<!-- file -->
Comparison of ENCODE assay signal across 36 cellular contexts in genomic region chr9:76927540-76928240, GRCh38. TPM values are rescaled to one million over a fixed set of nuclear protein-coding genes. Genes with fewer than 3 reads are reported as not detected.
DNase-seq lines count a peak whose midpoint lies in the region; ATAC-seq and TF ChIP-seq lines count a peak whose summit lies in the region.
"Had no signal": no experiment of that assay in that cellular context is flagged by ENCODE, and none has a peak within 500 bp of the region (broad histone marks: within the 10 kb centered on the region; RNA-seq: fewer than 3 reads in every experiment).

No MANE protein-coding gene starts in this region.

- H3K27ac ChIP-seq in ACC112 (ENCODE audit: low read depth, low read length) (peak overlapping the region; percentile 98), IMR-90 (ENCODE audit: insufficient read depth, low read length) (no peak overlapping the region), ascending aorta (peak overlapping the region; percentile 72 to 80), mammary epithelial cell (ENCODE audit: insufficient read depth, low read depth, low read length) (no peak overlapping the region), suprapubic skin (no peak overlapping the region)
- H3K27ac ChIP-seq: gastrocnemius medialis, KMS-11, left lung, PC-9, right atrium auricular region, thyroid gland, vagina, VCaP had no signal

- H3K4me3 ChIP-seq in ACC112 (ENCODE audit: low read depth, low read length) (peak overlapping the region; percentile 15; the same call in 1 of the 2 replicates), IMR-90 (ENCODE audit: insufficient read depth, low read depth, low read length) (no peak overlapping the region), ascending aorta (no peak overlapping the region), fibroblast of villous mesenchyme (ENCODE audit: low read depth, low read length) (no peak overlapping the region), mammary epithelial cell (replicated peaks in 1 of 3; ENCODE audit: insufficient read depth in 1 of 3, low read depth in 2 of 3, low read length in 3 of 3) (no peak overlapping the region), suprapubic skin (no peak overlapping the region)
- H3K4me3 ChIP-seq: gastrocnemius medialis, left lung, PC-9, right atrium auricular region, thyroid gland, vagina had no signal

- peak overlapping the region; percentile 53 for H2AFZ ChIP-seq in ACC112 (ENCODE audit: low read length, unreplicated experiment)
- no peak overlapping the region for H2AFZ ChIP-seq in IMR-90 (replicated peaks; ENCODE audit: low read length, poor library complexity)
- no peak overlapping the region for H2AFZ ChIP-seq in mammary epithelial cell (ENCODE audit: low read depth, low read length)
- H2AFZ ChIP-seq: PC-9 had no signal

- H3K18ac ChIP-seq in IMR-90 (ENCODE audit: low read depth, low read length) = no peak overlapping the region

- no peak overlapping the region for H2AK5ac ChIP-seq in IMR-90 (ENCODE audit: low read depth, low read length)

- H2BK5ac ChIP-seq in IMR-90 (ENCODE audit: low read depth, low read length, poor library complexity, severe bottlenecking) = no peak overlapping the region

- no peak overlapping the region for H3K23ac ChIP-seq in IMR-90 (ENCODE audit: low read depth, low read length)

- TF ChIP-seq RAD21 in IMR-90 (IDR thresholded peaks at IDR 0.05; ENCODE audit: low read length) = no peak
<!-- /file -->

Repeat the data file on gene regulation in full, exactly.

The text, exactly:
Comparison of ENCODE assay signal across 36 cellular contexts in genomic region chr9:76927540-76928240, GRCh38. TPM values are rescaled to one million over a fixed set of nuclear protein-coding genes. Genes with fewer than 3 reads are reported as not detected.
DNase-seq lines count a peak whose midpoint lies in the region; ATAC-seq and TF ChIP-seq lines count a peak whose summit lies in the region.
"Had no signal": no experiment of that assay in that cellular context is flagged by ENCODE, and none has a peak within 500 bp of the region (broad histone marks: within the 10 kb centered on the region; RNA-seq: fewer than 3 reads in every experiment).

No MANE protein-coding gene starts in this region.

- H3K27ac ChIP-seq in ACC112 (ENCODE audit: low read depth, low read length) (peak overlapping the region; percentile 98), IMR-90 (ENCODE audit: insufficient read depth, low read length) (no peak overlapping the region), ascending aorta (peak overlapping the region; percentile 72 to 80), mammary epithelial cell (ENCODE audit: insufficient read depth, low read depth, low read length) (no peak overlapping the region), suprapubic skin (no peak overlapping the region)
- H3K27ac ChIP-seq: gastrocnemius medialis, KMS-11, left lung, PC-9, right atrium auricular region, thyroid gland, vagina, VCaP had no signal

- H3K4me3 ChIP-seq in ACC112 (ENCODE audit: low read depth, low read length) (peak overlapping the region; percentile 15; the same call in 1 of the 2 replicates), IMR-90 (ENCODE audit: insufficient read depth, low read depth, low read length) (no peak overlapping the region), ascending aorta (no peak overlapping the region), fibroblast of villous mesenchyme (ENCODE audit: low read depth, low read length) (no peak overlapping the region), mammary epithelial cell (replicated peaks in 1 of 3; ENCODE audit: insufficient read depth in 1 of 3, low read depth in 2 of 3, low read length in 3 of 3) (no peak overlapping the region), suprapubic skin (no peak overlapping the region)
- H3K4me3 ChIP-seq: gastrocnemius medialis, left lung, PC-9, right atrium auricular region, thyroid gland, vagina had no signal

- peak overlapping the region; percentile 53 for H2AFZ ChIP-seq in ACC112 (ENCODE audit: low read length, unreplicated experiment)
- no peak overlapping the region for H2AFZ ChIP-seq in IMR-90 (replicated peaks; ENCODE audit: low read length, poor library complexity)
- no peak overlapping the region for H2AFZ ChIP-seq in mammary epithelial cell (ENCODE audit: low read depth, low read length)
- H2AFZ ChIP-seq: PC-9 had no signal

- H3K18ac ChIP-seq in IMR-90 (ENCODE audit: low read depth, low read length) = no peak overlapping the region

- no peak overlapping the region for H2AK5ac ChIP-seq in IMR-90 (ENCODE audit: low read depth, low read length)

- H2BK5ac ChIP-seq in IMR-90 (ENCODE audit: low read depth, low read length, poor library complexity, severe bottlenecking) = no peak overlapping the region

- no peak overlapping the region for H3K23ac ChIP-seq in IMR-90 (ENCODE audit: low read depth, low read length)

- TF ChIP-seq RAD21 in IMR-90 (IDR thresholded peaks at IDR 0.05; ENCODE audit: low read length) = no peak